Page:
Captain Clark Terrell Commodore Commodore

    Joined:
    Jun 9, 2013
    Location:
    The Captain's Table
    Thanks! They're on my list.

    --Sran
     
  12. greenlight

    greenlight Lieutenant Junior Grade Red Shirt

    Joined:
    Sep 20, 2009
    I don't expect them to make dramatic decisions based on imaginary technicalities. I expect them to make dramatic decisions within imaginary technicalities. Within the parameters of their fictional world. I don't want to see an F-22 in Game of Thrones without a damn good reason. I don't want to see magic on CSI without a damn good reason. And I don't want Star Trek to ignore how things work in their world just because it happens to be inconvenient to the plot this time around.

    If you're honestly arguing that any movie that's set in a fictional world has no obligation to internal consistency then I really have no reply to that.
     
  13. BillJ

    BillJ Fleet Admiral Admiral

    Joined:
    Jan 30, 2001
    Location:
    alt.nerd.obsessive.pic
    Have you actually taken a step back and investigated Star Trek's track record as far as internal consistency goes prior to the Abramsverse films? It's an incoherent train wreck that has been given a pass because of creative fans spending decades smoothing over the massive cracks created by having dozens upon dozens of writers with differing visions over seven-hundred plus hours of material.

    All I expect any creative team to do is get the broad strokes right, which Abrams and Company have done.
     
  14. Captain Clark Terrell

    Captain Clark Terrell Commodore Commodore

    Joined:
    Jun 9, 2013
    Location:
    The Captain's Table
    Exactly. The number of inconsistencies in Trek are too numerous to count. It's both unreasonable and unfair to expect a group of writers to completely eliminate even a portion of these in the course of one film. I've no doubt that the people putting these movies together attempt to make them consistent with what's come before, but there's always going to be some small detail they overlook that a minority of fans has a fit about. That's just the way it is.

    --Sran
     
  15. greenlight

    greenlight Lieutenant Junior Grade Red Shirt

    Joined:
    Sep 20, 2009
    I agree with everything in your first paragraph. The inconsistencies didn't start with Abrams and they've always diminished my enjoyment of the franchise.
     
  16. Captain Clark Terrell

    Captain Clark Terrell Commodore Commodore

    Joined:
    Jun 9, 2013
    Location:
    The Captain's Table
    You must not like the franchise at all then. The inconsistancies have been there since the beginning of TOS. After all, we never saw Spock smile again.

    --Sran
     
  17. BillJ

    BillJ Fleet Admiral Admiral

    Joined:
    Jan 30, 2001
    Location:
    alt.nerd.obsessive.pic
    I'll be honest with you, I use to think exactly the way you did about inconsistencies in the narrative. Around the time the first Abrams film came out I was so wound up that I make some of the posters on here look downright sane.

    The first time I watched the Abrams film I was furious. How dare he do what he did to Star Trek. Also around that time I was found that I simply wasn't having fun watching anymore. Watching consisted of me looking for gotcha moments that I could bitch and moan about. Canon was all consuming.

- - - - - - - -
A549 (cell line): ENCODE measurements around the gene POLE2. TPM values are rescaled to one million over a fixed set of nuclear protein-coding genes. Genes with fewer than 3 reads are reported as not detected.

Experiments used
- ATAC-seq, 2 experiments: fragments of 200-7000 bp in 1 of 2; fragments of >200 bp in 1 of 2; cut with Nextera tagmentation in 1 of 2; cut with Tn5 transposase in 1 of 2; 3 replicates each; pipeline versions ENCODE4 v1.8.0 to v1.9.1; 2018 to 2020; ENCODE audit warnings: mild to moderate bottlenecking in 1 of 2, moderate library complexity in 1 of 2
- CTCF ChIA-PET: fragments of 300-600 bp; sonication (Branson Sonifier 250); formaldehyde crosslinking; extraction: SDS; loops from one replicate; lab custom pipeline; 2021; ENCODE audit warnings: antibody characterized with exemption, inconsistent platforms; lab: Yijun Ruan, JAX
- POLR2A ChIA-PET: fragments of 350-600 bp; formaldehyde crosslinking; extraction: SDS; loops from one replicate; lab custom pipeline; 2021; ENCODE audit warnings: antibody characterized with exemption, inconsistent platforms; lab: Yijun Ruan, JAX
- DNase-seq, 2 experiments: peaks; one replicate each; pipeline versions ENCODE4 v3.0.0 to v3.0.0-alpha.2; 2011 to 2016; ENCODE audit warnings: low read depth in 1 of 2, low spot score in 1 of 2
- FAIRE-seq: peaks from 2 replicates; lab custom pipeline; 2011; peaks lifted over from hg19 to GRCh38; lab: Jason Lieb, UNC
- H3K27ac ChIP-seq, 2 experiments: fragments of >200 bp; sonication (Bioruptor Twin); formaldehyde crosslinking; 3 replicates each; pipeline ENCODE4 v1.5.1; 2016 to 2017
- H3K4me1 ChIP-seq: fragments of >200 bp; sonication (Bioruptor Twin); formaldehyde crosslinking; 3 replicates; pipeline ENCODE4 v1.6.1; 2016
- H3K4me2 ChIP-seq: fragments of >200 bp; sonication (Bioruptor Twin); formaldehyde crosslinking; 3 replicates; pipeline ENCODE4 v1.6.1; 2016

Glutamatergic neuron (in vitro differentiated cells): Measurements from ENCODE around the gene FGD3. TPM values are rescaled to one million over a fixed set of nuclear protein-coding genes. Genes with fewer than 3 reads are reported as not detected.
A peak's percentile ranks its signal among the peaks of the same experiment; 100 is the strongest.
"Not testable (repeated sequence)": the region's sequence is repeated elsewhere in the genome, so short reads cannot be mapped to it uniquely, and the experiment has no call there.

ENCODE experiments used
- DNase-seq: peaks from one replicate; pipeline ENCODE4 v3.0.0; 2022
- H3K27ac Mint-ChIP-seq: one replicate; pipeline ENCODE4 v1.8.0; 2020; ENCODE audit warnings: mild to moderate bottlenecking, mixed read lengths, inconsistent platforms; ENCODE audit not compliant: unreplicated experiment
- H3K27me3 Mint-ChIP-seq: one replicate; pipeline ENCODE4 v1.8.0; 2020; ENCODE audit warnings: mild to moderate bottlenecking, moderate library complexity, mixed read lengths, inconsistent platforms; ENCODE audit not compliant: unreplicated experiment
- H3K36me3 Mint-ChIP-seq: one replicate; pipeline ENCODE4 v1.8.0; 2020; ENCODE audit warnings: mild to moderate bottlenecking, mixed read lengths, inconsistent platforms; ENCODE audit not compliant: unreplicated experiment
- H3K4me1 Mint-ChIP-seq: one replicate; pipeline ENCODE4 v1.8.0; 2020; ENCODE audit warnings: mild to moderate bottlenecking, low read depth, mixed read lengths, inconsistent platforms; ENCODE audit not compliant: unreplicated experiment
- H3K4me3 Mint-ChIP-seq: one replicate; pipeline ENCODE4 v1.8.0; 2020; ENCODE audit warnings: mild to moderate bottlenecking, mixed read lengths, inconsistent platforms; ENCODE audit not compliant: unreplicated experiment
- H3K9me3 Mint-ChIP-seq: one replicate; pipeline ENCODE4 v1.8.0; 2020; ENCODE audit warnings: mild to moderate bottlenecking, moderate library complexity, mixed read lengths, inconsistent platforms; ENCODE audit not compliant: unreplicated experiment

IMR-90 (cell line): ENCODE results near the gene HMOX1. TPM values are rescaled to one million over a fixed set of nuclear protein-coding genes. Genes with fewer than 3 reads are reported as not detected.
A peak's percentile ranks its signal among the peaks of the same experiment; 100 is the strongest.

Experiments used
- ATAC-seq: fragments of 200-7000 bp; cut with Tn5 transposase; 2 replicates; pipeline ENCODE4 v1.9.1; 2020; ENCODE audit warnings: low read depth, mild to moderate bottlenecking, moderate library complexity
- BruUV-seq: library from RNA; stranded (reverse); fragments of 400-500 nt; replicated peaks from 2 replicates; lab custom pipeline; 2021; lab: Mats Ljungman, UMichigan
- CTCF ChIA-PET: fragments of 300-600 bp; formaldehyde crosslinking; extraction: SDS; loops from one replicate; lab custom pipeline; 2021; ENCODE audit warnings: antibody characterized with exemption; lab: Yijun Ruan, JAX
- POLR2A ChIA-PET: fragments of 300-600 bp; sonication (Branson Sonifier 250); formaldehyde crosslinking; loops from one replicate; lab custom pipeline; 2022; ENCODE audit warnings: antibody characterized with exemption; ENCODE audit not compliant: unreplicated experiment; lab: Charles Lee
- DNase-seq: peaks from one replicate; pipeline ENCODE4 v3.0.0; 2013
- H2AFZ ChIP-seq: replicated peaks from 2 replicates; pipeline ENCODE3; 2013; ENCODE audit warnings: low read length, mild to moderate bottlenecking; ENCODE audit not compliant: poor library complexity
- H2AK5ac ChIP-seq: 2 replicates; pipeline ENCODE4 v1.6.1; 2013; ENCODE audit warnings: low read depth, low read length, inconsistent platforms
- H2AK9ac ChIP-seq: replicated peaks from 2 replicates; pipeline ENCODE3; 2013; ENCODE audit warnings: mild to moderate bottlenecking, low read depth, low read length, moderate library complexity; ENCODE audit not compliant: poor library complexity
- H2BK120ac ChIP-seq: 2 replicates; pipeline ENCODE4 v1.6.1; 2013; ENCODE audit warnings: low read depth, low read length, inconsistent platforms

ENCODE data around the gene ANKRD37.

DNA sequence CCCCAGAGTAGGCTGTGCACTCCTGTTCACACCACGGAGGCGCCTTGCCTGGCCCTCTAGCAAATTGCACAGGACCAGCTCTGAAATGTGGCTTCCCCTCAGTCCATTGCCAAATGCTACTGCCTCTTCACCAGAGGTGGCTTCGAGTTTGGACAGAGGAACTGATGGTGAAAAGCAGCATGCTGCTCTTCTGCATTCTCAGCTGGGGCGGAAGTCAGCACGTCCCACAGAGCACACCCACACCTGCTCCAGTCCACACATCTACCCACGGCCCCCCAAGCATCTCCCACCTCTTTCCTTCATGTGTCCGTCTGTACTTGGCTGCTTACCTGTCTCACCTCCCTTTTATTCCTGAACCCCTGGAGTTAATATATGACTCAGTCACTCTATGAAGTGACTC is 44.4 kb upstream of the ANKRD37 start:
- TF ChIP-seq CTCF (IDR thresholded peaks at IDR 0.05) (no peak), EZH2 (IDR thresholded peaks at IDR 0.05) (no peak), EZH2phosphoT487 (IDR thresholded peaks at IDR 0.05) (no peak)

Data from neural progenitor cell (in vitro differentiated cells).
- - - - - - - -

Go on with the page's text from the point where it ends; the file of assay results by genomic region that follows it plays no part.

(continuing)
Then I did something I should've done years prior...

    I went back and started watching the various series with a more critical eye and found they were guilty of the same exact offenses that Abrams film was. I also found something else, Star Trek was incredibly fun to watch again. Something it hadn't been for a very, very long time.

    Canon and continuity were a weight that I had been carrying around that was preventing me from enjoying something I loved very, very much.

    YMMV.
     
  18. greenlight

    greenlight Lieutenant Junior Grade Red Shirt

    Joined:
    Sep 20, 2009
    I guess the operative word is 'diminish'. When they say the 1701-E has 24 decks and then later refer to deck 26, that diminishes my enjoyment but doesn't prevent it. When they find creative ways to edify continuity, when the technobabble seems to have a little more thought behind it, and seems more plausible and consistent and convincing, that enhances my enjoyment and I'd like to nudge the powers that be in that direction.

    But I agree with you that this new version is generally more entertaining than a lot of what's come before.
     
  19. Captain Clark Terrell

    Captain Clark Terrell Commodore Commodore

    Joined:
    Jun 9, 2013
    Location:
    The Captain's Table
    But why let something like that bother you? Whenever I hear someething like that, I usually ignore it. It's not relevant to the film's plot. If they missed a detail like Romulans having pointed ears and didn't explain it on screen, I'd be upset. But saying that whomever is in command of a ship being called "Captain" always applies while referring to Kirk as "Admiral" is something I could overlook.

    --Sran
     
  20. BillJ

    BillJ Fleet Admiral Admiral

    Joined:
    Jan 30, 2001
    Location:
    alt.nerd.obsessive.pic
    I think sometimes to err is simply human.

    I don't know how many times I've written something, proofread it numerous time, then posted it or sent it via e-mail and then realized there was a big, glaringly obvious error in it that I should have caught.

    Yeah, the mistake in Star Trek: First Contact stinks, but I can understand it happening. :techman: